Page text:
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17 April 2014 12:48 pm ,
Vol. 344 ,
Officials last week revealed that the U.S. contribution to ITER could cost $3.9 billion by 2034—roughly four times the...
An experimental hepatitis B drug that looked safe in animal trials tragically killed five of 15 patients in 1993. Now,...
Using the two high-quality genomes that exist for Neandertals and Denisovans, researchers find clues to gene activity...
A new report from the Intergovernmental Panel on Climate Change (IPCC) concludes that humanity has done little to slow...
Astronomers have discovered an Earth-sized planet in the habitable zone of a red dwarf—a star cooler than the sun—500...
Three years ago, Jennifer Francis of Rutgers University proposed that a warming Arctic was altering the behavior of the...
- 17 April 2014 12:48 pm , Vol. 344 , #6181
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Dredging at Israeli Site Prompts Mudslinging
11 January 2000 5:00 pm
A prehistoric site critical for understanding early human evolution appears to have suffered permanent damage after a local Israeli drainage authority allegedly bulldozed a big chunk of it last month. Prehistorians claim that the earthmoving, undertaken to prevent flooding of nearby farms during rainstorms, has destroyed their ability to make sense of the complex layers at Gesher Benot Ya'aqov, on the banks of the river Jordan in northern Israel.
The site was first discovered in the 1930s and has been excavated several times since. Along with the nearby prehistoric site of Ubeidiya, also in the Jordan valley, Gesher is a key location for understanding how and when Homo erectus--an ancestor of modern humans--moved out of Africa, probably through the so-called Levantine corridor that includes Israel. During recent excavations at Gesher, stone tools such as hand axes and cleavers found in layers dated to 780,000 years ago were very similar to those at African sites of the same age. "A site like Gesher provides crucial information on the skills and capabilities of the earliest hominids as they came out of ... Africa," says Clive Gamble, an archaeologist at the University of Southampton in the United Kingdom.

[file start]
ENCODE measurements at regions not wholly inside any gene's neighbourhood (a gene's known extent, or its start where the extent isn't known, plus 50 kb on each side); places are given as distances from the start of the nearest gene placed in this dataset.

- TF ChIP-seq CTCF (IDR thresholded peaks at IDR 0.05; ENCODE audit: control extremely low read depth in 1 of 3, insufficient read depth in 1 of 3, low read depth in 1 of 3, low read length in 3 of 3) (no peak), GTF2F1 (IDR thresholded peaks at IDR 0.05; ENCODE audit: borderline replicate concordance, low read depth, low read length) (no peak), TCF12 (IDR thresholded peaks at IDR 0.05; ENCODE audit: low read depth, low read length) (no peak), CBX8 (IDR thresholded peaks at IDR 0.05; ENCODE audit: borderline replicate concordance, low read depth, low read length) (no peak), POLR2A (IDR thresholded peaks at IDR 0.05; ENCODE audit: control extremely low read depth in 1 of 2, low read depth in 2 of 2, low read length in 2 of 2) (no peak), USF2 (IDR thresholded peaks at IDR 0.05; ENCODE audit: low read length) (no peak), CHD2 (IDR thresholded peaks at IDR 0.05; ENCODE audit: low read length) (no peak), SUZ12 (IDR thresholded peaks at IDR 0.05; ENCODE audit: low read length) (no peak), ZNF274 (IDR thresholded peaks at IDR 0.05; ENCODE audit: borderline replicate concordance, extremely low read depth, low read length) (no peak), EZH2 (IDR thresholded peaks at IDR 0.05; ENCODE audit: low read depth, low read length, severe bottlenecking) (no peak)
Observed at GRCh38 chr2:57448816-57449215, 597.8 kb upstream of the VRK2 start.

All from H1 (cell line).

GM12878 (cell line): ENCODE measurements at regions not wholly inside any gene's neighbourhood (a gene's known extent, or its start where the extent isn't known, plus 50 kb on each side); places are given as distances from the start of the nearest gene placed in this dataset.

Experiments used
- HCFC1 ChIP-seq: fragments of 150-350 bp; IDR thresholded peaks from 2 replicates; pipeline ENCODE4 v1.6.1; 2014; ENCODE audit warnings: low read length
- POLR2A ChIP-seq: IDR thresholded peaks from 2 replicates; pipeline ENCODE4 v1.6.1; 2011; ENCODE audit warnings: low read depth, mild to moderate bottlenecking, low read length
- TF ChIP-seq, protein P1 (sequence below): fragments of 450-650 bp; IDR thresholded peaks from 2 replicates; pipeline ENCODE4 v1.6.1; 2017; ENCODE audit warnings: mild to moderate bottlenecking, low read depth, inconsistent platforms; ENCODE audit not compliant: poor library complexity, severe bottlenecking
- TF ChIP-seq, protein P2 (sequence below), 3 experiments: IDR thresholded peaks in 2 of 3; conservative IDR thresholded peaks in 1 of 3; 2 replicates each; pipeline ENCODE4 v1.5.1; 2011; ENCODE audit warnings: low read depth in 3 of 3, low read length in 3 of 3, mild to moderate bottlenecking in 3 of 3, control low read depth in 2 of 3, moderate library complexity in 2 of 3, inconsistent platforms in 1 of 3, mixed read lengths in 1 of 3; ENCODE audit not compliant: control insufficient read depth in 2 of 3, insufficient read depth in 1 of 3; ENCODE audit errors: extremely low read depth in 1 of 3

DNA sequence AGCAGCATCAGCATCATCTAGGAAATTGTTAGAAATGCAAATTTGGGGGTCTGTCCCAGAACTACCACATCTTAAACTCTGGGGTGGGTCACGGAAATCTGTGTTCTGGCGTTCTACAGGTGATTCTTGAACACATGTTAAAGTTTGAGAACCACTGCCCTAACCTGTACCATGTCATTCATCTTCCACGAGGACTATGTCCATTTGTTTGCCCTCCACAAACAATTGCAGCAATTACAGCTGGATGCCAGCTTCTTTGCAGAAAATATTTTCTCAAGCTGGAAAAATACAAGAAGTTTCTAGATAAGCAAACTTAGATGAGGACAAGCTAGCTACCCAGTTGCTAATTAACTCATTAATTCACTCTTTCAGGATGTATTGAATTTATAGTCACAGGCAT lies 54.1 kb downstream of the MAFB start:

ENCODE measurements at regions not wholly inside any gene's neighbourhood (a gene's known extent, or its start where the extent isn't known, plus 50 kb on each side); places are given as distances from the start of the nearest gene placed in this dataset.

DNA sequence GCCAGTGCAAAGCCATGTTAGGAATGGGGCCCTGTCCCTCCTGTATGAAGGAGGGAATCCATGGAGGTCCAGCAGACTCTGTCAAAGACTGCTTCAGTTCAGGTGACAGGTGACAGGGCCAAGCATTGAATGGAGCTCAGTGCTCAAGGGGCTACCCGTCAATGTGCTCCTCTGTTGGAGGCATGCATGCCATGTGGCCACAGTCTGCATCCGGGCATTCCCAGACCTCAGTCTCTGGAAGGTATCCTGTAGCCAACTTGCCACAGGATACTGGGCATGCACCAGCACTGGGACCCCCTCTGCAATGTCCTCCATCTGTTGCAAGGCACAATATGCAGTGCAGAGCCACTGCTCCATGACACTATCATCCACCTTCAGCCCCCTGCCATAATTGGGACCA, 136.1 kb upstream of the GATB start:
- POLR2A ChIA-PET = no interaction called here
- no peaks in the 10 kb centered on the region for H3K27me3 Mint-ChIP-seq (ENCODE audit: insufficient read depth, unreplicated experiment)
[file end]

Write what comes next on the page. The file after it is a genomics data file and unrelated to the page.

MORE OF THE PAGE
However, the Kinneret Drainage Authority had argued for years that it needed to dredge a stretch of the Jordan near the Gesher site to prevent regular flooding of the nearby Hula valley and its farmland. "Our main concern was to protect human life," says Aitan Sat, the drainage authority's managing director. While not disputing the dredging project's necessity in principle, officials at the Israel Antiquities Authority (IAA) had insisted that any operation must leave Gesher unharmed. Thus they were shocked late last month to find that the drainage authority had proceeded, without their knowledge, with a week of dredging in mid-December. The IAA applied for a court injunction to stop any further work, which was granted and has now been made permanent.
But it may be too late to undo the damage. According to prehistorian Na'ama Goren-Inbar of Hebrew University in Jerusalem, who has led recent excavations at Gesher, the bulldozers obliterated "several hundred meters" of the 2.5-kilometer-long site, including portions of the riverbank immediately north and south of her own 50-meter excavation. Goren-Inbar, who has visited Gesher on foot and flown over it by aircraft since the dredging took place, says that the workers left the dirt and sand in heaps by the river. "Strata which contain fossil remains, manmade stone artifacts, and a lot of organic material were all destroyed," she claims. "We will never be able to scientifically study this material because it is now out of context."
Sat disputes that characterization. "They are lying about the amount of damage," he says, insisting that his crew dredged only in the river and not on the banks. Sat says that despite attempts at negotiations between his authority and the IAA, the IAA would not compromise on dredging in the Gesher area. "They were preventing me from doing my job."